What. Just. Happened?  The world championships are over, the beautiful city that lies in the northeastern part of the Mohave desert is starting to empty and people are heading to the airport or starting a long drive home.

It will be about a six-and-a-half-hour trek for us to make it back to Los Angeles and while we don’t love the length of the drive, we will enjoy having some time to reflect on the amazing performances that we had the honor of witnessing.

Triathletes at Ironman St. George

The pre-race meet up of Coeur customers, TCB Members, and ambassadors 

And trust us, we’ll need the entire trip to cover them all, because everyone who suited up, clipped in, and tightened the laces of their shoes to compete in this triathlon deserves a moment of reflection and admiration.

Of course, we knew it could be hot, because…well, because it’s in the Mohave desert.  We also knew the course would be challenging because we had heard the stories about the previous races held in St. George. In fact, one of the former race directors told us that he received complaints from racers in the past, stating that the event, was just too hard.

To be fair, a championship race should test the competitors, and everyone was forewarned that there would be heat, wind and hills. That being said, we must have missed the warning about monsoonal rains!  But, as we knew they would, when the winds picked up and the rain changed from being occasional drops, to more occasional tadpole sized blobs, to become a full-on gully washer, the women in Coeur and all the athletes, just lowered their heads and kept on truckin.

Finish Line of Ironman 70.3 St. George

Cathy Ennis Yndestad on her way to an Age Group win at. St. George 70.3

Running in a Triathlon

Amy Farrell on her way to a 2nd Place Age Group Finish

 For the record, we were not surprised.  Just to make it to the start of any triathlon, you must have more than your fair share of grit and drive.  Then, if you’ve trekked all the way to the desert to race a world championship, it’s probably going to take more than freakish weather to get you to stop.  A saying we used to hear in our home state of Georgia may serve to describe the degree of mental toughness you must have to compete in these races.  You can fill in a variety of adjectives, but the saying goes something like this…”When God was handing servings of toughness, she got back in the line for seconds!”.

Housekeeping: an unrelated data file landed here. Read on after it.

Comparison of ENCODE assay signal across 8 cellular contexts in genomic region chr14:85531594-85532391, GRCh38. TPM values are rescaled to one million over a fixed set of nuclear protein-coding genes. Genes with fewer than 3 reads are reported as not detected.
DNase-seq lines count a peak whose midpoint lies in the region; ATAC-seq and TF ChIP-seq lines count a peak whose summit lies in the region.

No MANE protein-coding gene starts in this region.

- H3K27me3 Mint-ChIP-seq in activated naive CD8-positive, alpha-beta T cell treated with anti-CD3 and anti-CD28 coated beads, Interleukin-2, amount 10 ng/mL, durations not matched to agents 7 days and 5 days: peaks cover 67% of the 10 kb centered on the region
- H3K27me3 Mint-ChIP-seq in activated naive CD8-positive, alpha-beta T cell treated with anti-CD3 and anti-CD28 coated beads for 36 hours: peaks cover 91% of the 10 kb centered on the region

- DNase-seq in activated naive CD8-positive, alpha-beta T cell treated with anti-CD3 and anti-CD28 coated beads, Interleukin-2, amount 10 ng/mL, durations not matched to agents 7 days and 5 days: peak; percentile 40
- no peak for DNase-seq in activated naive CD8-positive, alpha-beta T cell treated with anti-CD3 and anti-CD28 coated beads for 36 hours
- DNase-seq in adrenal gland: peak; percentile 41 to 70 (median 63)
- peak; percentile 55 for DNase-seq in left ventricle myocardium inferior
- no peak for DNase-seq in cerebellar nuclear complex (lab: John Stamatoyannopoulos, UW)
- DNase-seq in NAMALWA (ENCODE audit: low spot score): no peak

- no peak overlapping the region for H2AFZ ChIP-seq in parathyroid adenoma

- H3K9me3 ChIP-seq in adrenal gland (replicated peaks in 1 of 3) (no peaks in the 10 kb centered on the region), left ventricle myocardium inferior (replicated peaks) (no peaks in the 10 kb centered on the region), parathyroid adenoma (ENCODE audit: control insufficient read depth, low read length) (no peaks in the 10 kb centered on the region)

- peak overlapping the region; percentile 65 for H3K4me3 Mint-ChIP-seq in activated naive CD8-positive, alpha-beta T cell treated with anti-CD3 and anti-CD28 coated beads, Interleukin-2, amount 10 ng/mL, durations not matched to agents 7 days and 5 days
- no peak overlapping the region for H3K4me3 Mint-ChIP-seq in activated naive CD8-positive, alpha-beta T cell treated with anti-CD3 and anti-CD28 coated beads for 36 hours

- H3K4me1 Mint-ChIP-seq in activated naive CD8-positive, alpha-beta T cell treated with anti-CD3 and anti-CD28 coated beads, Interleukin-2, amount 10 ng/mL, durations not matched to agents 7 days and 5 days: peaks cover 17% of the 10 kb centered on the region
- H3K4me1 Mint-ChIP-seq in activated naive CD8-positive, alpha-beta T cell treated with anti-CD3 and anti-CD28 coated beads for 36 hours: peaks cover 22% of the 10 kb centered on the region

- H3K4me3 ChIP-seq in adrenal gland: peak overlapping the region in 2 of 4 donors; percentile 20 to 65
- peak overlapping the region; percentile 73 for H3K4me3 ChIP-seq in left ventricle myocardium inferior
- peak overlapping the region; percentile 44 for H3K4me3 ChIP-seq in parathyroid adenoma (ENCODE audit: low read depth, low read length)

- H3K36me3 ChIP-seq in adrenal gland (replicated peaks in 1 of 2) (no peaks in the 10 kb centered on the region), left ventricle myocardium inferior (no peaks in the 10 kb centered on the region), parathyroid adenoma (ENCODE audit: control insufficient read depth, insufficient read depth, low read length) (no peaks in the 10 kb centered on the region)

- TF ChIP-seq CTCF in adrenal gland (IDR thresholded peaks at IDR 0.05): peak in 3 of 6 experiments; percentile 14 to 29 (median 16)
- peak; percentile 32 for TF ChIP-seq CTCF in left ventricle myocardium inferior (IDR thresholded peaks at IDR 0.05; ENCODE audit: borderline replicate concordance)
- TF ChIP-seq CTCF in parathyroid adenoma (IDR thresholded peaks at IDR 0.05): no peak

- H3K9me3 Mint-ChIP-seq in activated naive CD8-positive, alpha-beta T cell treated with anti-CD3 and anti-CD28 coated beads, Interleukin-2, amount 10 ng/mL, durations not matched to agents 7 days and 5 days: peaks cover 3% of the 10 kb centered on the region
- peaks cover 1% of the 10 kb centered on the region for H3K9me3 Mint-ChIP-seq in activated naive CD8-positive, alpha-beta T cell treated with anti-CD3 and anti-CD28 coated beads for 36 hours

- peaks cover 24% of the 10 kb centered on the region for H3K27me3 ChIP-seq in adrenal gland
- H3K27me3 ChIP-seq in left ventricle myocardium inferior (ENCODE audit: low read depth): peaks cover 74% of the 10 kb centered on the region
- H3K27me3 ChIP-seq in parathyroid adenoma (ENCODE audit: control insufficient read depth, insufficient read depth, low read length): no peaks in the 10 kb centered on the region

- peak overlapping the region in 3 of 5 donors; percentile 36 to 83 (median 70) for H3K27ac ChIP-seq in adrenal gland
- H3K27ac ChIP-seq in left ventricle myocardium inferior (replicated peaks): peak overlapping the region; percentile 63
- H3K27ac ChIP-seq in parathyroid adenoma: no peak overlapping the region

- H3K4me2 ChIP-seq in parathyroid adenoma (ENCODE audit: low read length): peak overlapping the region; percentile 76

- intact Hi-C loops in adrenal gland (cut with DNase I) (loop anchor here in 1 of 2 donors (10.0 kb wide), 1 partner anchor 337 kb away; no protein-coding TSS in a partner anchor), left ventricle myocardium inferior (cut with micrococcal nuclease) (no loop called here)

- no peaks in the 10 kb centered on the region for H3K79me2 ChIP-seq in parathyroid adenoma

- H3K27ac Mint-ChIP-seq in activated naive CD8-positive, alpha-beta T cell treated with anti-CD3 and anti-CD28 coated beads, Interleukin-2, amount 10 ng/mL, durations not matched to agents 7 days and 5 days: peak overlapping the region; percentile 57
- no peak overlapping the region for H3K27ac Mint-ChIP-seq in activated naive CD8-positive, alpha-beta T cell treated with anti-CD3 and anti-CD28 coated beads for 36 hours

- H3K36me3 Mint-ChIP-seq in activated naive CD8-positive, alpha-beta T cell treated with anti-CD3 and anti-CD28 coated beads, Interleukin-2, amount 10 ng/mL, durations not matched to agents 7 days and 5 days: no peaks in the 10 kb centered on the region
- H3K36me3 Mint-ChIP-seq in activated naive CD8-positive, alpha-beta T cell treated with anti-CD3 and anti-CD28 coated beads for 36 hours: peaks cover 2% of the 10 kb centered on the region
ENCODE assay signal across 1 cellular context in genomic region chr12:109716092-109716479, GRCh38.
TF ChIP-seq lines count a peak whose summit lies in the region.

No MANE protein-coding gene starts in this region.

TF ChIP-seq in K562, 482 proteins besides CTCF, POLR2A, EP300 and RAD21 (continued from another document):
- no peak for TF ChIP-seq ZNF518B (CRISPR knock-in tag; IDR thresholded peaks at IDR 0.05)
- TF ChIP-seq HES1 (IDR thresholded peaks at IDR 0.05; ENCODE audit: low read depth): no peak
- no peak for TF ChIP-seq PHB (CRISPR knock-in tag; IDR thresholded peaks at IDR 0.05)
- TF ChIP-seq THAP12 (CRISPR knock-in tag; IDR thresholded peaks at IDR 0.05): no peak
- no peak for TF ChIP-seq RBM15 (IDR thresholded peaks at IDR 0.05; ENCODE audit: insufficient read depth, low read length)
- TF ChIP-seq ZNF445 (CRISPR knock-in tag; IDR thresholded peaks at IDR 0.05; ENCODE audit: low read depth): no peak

So, no…the determination that was on display was not a surprise.  Inspiring…yes.  Humbling…you bet.  But “surprising”…not really.

What did catch us off guard, was how incredible it felt to be back with our customers, our ambassadors, and our friends.  We’ve been going to Kona and 70.3 Worlds since Coeur was founded in 2013 and seeing incredible athletes doing incredible things almost became routine.

Packing up to attend a race became a matter of course.  Supporting and cheering for everyone wearing Coeur was always enjoyable, but admittedly, we began to take it for granted a bit. If we couldn’t make it to the race this weekend, we’d surely make to the next one.  

Then, everything changed. The races stopped and we packed up our tent, our coolers and our little motivational signs as the world pretty much shut down.

The past two years have taught us many things and high on that list is the lesson that community is incredibly important. We know that is an overused term, sort of like the word “authentic” or, when it comes to music, the word “crossroads”.  Credit to Black Keys drummer Patrick Carney for pointing that last one out, but it’s true. Even though, sometimes, a few of us here at Coeur can be a bit on the introverted side, we’re still social creatures and we have missed everything about these races.

Being there to laugh, cry, and cheer for all of you this weekend reminded us of what we had lost. And believe me, we loved every minute of it. We loved feeling the tension in the air before the race start. We loved tracking people online then rushing out to try and figure out where we could see them on course and we loved hearing the stories after the last person had crossed the finish line!

Bike Ride at 70.3 World Championships

The Coeur team on a pre-race shakeout ride

So, congratulations to all the athletes who put it on the line here at St. George and everywhere across the globe and in all seriousness, Thank You!

We’ve missed you and even though it’s difficult to predict what the future holds, we can’t wait to cheer for you again next time!